A Civil War Biography

James William Denver

Denver was born 23 October 1817 in Winchester, Virginia. His family moved to Ohio in 1830 settling near Wilmington. In 1841 he moved to Missouri where he taught school. He graduated from the Cincinnati Law School in 1844, was admitted to the bar, and began a law practice in Xenia, Ohio where he also published the Thomas Jefferson, a political newspaper. Denver moved his law practice to Platte City, Missouri in 1845. During the war with Mexico he recruited then served as captain of the 12th Volunteer Infantry regiment. He led a party overland to California during the "Gold Rush" arriving in 1850. He was elected to the state senate in 1851 serving from 1852 until he was appointed California secretary of state in 1853. He was elected as a Democrat to the US House of Representatives and served as an at large member from California from 4 March 1855 until 3 March 1857. He did not seek a second term. He was appointed Commissioner of Indian Affairs on 17 April 1857 by James Buchanan. Denver resigned that position on 17 June 1857 to first become secretary then governor of the Territory of Kansas. During his administration the present capital of Colorado, Denver, which was then part of the Kansas Territory, was founded and named for the governor. Denver was reappointed Commissioner of Indian Affairs on 8 November 1858 and served until he resigned on 31 March 1859.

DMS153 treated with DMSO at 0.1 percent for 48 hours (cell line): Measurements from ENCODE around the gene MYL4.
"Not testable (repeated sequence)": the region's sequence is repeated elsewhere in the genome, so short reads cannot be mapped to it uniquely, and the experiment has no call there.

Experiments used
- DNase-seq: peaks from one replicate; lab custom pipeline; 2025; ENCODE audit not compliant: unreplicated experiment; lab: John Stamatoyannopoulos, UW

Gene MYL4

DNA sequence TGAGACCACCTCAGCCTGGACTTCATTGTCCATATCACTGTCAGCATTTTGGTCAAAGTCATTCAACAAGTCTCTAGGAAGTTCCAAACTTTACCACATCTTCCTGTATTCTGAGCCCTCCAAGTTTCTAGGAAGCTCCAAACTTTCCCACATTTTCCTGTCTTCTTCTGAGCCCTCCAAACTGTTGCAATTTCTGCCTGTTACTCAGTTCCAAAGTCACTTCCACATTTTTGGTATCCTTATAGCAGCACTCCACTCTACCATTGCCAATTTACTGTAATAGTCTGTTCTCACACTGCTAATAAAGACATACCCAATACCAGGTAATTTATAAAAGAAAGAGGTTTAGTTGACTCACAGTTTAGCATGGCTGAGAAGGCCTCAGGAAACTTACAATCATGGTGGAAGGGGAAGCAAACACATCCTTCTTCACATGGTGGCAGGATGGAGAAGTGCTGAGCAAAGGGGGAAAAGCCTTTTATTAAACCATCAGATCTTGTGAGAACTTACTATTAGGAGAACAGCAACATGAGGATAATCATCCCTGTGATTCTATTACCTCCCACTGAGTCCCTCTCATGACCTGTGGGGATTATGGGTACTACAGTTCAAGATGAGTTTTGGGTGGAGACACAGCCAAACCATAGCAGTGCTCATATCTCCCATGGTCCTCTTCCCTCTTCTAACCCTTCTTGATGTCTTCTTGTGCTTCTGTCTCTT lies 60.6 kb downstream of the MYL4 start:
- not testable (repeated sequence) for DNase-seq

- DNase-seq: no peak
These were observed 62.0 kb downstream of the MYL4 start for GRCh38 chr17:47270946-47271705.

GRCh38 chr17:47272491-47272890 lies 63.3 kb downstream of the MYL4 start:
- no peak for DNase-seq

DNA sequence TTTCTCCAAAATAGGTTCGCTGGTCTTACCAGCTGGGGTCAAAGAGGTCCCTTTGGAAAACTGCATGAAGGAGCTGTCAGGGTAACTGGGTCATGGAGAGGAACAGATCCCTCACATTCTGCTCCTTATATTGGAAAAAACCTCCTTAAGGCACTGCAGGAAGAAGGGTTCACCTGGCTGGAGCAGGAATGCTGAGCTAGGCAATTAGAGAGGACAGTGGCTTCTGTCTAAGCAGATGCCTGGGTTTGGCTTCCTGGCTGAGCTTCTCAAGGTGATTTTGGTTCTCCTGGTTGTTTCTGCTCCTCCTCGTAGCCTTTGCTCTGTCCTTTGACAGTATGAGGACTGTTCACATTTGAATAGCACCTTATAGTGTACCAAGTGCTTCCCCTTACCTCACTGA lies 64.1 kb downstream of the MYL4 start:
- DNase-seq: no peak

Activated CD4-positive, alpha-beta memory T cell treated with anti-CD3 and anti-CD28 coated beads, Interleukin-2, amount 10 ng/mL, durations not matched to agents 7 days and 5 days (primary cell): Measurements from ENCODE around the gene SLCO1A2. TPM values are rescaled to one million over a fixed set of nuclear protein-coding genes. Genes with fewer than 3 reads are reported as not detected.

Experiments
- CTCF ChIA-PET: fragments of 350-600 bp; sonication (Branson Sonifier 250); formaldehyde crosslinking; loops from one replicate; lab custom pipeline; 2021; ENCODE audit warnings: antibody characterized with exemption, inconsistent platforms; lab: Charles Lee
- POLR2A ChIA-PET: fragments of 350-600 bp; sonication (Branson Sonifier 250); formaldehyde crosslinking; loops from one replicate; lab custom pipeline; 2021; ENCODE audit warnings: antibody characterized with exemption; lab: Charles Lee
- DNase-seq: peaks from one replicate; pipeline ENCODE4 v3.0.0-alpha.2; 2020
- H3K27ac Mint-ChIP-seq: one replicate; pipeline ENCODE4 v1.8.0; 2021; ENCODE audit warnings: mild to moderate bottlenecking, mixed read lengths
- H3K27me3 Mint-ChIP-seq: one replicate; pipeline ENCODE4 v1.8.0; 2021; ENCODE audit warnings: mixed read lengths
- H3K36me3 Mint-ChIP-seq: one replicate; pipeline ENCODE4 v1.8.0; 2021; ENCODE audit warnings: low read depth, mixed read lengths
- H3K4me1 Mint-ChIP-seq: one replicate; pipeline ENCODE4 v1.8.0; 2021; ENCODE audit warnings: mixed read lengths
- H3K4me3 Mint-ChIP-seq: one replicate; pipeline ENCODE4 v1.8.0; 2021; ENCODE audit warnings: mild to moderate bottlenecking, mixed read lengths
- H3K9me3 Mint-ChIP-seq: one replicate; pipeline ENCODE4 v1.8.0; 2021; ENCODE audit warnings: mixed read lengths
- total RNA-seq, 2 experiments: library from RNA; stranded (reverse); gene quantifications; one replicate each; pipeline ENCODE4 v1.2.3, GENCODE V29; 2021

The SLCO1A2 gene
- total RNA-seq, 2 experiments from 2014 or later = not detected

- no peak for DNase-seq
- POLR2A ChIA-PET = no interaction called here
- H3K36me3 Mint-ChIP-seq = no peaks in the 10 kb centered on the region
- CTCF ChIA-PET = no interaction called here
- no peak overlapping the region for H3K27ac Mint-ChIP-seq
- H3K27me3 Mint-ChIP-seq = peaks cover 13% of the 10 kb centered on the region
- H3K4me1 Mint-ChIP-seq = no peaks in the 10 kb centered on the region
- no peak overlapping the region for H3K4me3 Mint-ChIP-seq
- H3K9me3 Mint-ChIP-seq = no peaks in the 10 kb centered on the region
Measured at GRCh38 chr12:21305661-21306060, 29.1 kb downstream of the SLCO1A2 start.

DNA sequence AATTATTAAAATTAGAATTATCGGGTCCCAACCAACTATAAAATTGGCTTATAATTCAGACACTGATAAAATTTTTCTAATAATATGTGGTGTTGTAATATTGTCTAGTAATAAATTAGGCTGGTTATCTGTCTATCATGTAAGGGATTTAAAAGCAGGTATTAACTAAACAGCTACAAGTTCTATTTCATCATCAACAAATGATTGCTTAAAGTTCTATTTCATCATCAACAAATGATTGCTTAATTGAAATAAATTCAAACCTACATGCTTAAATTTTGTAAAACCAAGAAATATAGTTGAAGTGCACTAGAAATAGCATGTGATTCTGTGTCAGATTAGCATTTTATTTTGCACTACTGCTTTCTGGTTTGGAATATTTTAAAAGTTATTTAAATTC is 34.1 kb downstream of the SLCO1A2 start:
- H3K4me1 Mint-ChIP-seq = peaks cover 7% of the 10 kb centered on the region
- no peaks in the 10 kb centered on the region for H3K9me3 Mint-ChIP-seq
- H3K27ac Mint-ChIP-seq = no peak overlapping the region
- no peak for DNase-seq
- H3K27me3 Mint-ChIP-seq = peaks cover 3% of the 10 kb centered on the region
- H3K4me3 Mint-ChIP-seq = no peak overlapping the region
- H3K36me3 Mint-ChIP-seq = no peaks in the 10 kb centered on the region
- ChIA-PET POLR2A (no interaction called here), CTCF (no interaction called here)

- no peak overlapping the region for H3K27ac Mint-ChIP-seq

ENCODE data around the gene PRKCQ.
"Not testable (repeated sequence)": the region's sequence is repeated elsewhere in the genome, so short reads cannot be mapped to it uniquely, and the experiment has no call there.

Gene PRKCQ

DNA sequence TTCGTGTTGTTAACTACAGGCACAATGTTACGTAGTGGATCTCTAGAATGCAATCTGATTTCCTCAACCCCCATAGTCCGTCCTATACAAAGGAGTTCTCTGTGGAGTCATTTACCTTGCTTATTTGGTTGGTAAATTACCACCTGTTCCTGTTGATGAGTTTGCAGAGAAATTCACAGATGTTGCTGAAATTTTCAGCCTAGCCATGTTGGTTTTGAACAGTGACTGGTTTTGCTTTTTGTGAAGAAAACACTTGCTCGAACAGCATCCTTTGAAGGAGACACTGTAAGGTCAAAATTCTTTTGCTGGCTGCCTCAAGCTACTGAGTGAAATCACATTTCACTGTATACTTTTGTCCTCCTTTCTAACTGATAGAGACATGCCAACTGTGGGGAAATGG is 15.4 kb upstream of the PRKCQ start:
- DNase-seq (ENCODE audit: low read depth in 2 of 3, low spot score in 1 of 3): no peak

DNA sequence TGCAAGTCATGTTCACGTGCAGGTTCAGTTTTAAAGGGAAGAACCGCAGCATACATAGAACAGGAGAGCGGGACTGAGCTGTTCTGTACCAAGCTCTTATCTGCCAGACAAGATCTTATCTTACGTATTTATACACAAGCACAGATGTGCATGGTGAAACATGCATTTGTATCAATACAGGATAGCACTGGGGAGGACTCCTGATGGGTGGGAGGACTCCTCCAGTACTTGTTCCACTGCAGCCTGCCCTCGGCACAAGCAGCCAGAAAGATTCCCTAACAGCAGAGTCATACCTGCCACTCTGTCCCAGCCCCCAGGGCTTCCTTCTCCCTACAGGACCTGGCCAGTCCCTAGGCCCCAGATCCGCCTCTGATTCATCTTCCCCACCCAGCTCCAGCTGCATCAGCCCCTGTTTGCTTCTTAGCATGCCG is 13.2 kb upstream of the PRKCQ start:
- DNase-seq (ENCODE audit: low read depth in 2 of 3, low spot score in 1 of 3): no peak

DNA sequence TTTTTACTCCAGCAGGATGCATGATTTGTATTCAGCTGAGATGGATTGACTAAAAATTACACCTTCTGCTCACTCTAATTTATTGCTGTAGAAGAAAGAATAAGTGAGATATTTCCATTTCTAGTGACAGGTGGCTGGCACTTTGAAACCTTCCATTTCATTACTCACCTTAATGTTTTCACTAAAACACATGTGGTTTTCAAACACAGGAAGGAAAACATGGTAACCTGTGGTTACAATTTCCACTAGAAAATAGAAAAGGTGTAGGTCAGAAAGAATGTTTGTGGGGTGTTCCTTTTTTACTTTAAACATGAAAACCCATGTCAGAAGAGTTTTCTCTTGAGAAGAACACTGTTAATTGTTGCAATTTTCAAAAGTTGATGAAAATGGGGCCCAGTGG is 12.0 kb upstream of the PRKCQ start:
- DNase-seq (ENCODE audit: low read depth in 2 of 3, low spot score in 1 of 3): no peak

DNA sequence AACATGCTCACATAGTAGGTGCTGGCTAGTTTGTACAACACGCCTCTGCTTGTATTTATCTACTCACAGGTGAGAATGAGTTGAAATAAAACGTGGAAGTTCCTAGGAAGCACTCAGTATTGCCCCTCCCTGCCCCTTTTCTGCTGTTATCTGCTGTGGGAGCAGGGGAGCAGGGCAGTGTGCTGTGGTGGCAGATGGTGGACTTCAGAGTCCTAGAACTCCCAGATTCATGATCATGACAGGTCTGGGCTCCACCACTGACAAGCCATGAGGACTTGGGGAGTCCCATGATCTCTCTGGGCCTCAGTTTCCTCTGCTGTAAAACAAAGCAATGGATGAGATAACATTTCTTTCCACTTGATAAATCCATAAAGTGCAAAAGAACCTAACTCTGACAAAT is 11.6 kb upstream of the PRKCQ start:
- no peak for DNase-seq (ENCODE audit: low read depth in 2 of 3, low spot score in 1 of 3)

On 14 August 1861, hostilities having started, Abraham Lincoln commissioned Denver a brigadier general of volunteers in the Union army. Denver commanded the 3rd brigade of the 5th division during the advance on Corinth, Mississippi. He would spend the remainder of his military career on garrison duty in Kansas. He resigned from the army on 5 March 1863 and resumed the practice of law in Wilmington. He also established a law practice in Washington DC. The Washington DC firm would later be known for representing Indians against the US government concerning treaty violations.

Following the war Denver remained active in national politics. He was a delegate to the Democratic National Conventions in 1876, 1880, and 1884. There was talk of nominating him as Democratic candidate for president in 1876 and again in 1884 but an incident in his past came back to haunt him. On 2 August 1851 Denver fought a duel near Sacramento, California with Edward Gilbert killing the prominent newspaper editor, delegate to California's 1849 constitutional convention, and former California representative in the US Congress. Although Denver was never charged, Democrats were concerned that the duel would make him an unfavorable candidate. Denver died on 9 August 1892 in Washington DC.

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